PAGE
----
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National chains turning to free food on Tuesday

By Sarah LeTrent, CNN
Ben & Jerry's has been serving up free food days since 1979. Tuesday, March 23, is Free Cone Day.
Ben & Jerry's has been serving up free food days since 1979. Tuesday, March 23, is Free Cone Day.
  • Starbucks is offering a free pastry with coffee; it's Free Cone Day at Ben & Jerry's
  • Companies are increasingly turning to giveaways to bring new customers to the stores
  • Other ways to eat free: Eating contests, "freegans" at bakeries, happy hour at bars
  • Pancakes at IHOP, breakfast at Denny's among free food opportunities in February

(CNN) -- For many Americans, nothing beats the flavor of free -- and national chains are taking note.

Tuesday, Starbucks is offering a free pastry with the purchase of any brewed or iced coffee until 10:30 a.m.. The same day, Ben & Jerry's is celebrating Free Cone Day -- a tradition of the ice cream shop since 1979.

In challenging economic times, companies are increasingly turning to giveaways like these to bring new customers to the stores. In February, lines snaked outside and around Denny's restaurants nationwide for a free Grand Slam breakfast advertised during the Super Bowl. KFC's 2009 Oprah-backed grilled chicken giveaway led to overwhelmed franchises and some empty-handed customers. And National Pancake Day at IHOP was the largest one-day event in the 51-year history of the company.

Marketers hope that if customers like what they eat, they'll come back.

But when freebie days aren't on the horizon (Dunkin' Donuts' annual free iced coffee day has yet to be rescheduled), here are some resourceful ways -- both practical and extreme -- to score some nosh for nothing.

Eating contests and challenges

This freebie will certainly deliver the most caloric bang for your non-buck, and comes with a great big side of bragging rights. Beware though -- usually if you can't finish the restaurant's signature 40-ounce chiliburger belly-buster or gallon-sized oyster bucket in the allotted amount of time, the meal won't be quite so gratis -- and neither will the antacid.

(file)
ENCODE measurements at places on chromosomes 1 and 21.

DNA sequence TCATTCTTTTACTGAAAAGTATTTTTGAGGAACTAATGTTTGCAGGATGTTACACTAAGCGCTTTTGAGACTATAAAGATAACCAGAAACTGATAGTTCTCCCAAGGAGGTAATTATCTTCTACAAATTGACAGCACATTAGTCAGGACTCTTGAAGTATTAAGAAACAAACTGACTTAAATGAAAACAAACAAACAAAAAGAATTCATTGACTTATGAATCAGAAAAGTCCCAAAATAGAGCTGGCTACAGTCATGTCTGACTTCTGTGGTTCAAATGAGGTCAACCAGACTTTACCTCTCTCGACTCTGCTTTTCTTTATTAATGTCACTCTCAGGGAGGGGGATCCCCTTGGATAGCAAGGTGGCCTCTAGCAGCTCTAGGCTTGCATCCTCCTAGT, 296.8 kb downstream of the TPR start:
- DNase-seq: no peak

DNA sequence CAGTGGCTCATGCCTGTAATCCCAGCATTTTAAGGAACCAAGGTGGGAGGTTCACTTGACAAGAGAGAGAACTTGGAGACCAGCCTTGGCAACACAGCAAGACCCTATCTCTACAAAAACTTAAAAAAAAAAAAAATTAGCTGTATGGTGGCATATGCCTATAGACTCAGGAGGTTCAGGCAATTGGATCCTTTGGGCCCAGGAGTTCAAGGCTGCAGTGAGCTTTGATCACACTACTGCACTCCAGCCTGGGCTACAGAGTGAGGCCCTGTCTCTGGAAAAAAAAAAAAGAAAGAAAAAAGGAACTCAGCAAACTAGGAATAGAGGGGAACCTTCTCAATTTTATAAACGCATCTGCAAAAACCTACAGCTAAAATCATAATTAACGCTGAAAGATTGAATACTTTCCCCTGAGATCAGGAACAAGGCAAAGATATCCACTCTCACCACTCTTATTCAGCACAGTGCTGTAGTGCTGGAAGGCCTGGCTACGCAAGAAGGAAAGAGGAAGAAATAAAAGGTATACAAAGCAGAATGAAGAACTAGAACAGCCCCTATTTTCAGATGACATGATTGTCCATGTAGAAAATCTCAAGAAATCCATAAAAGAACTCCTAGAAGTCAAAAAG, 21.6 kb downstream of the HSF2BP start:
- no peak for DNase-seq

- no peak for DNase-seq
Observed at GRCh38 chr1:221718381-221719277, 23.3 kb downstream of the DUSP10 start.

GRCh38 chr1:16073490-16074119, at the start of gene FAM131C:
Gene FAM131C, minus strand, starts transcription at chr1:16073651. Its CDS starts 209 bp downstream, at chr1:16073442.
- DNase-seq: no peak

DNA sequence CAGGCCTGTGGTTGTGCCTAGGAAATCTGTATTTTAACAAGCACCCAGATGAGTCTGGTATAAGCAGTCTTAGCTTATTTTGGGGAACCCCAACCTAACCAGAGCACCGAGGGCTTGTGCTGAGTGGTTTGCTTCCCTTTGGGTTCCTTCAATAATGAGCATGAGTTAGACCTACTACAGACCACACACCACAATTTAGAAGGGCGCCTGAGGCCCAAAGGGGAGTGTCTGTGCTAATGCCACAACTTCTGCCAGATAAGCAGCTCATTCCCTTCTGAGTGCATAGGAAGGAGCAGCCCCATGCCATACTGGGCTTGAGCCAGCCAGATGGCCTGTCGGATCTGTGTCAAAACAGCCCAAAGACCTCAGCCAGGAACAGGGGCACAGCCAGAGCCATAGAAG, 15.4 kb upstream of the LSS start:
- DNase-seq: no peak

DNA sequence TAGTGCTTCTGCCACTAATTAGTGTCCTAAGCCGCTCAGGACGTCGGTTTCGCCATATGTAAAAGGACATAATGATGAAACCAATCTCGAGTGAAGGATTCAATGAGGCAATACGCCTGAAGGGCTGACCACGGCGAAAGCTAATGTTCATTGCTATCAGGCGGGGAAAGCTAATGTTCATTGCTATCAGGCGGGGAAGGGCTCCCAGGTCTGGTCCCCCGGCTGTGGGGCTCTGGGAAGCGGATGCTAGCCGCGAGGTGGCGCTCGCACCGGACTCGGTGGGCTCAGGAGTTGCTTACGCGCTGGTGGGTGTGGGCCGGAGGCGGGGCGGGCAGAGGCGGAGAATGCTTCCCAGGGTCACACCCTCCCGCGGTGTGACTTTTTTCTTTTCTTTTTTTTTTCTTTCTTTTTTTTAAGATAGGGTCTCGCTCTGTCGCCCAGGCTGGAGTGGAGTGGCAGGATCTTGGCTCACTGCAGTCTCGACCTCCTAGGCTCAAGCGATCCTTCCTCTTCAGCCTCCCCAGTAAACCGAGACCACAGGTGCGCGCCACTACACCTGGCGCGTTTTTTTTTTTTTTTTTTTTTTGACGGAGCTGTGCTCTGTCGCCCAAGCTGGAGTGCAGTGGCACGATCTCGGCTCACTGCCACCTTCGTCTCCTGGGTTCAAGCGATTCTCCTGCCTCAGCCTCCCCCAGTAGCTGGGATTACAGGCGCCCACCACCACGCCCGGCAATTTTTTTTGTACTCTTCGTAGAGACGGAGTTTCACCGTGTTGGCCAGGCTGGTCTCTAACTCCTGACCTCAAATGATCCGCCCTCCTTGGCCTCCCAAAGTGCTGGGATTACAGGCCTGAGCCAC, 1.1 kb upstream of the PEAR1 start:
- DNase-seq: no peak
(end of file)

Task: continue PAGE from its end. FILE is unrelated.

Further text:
Dumpster diving

As the old saying (sort of) goes, "One man's trash is another man's afternoon snack." With a little luck and dumpster savvy, you can find food still in its original packaging in the refuse of major grocery stores.

Bakeries are also another popular destination for "freegans" -- practicioners of a lifestyle that embraces anti-consumerism -- as bagels, donuts and loaves of bread not sold that day are thrown out. If you're willing to risk a little reek, broken glass and a chance of botulism, dive in.

Child's play

Baby-sit around meal time. As parents head out for date night, they'll give you free rein over their pantry or offer up pizza money. No one wants a hungry, cranky toddler on their hands.

Wedding crashers

Make like Vince Vaughn and Owen Wilson and make yourself an unexpected plus-one at a wedding; phenomenal finger food and oftentimes an open bar await. Come prepared with a story about how you know the bride or groom and stay away from sit-down dinners, as a seating chart is a surefire way to blow your cover.

Museum and art openings

To the delight of starving artists and students, light hors d'oeuvres and beverages are regularly served up to art-lovers as they ponder newly unveiled sculptures, paintings, photographs and exhibitions. Nibble some hummus as you get chock full of culture.

Fake your birthday

If you're willing to risk the embarrassment of tone-deaf employees droning the traditional song, many restaurants will spot at least one free, candle-adorned dessert in celebration of your very merry unbirthday.

Grocery store "buffet"

If you've ever been grocery shopping on a weekend afternoon, you know the free samples are aplenty. With a little planning, it's possible to make a small meal just by strategically navigating the aisles. Just check your sense of shame in the parking lot.

Happy hour

Many pubs offer free grub during happy hour. Pile your plate high with chicken wings, loaded potato skins and beer nuts all for the price of a single brewski.

Free food -- are people really that hungry or do they just like free stuff? Tell us in the comments!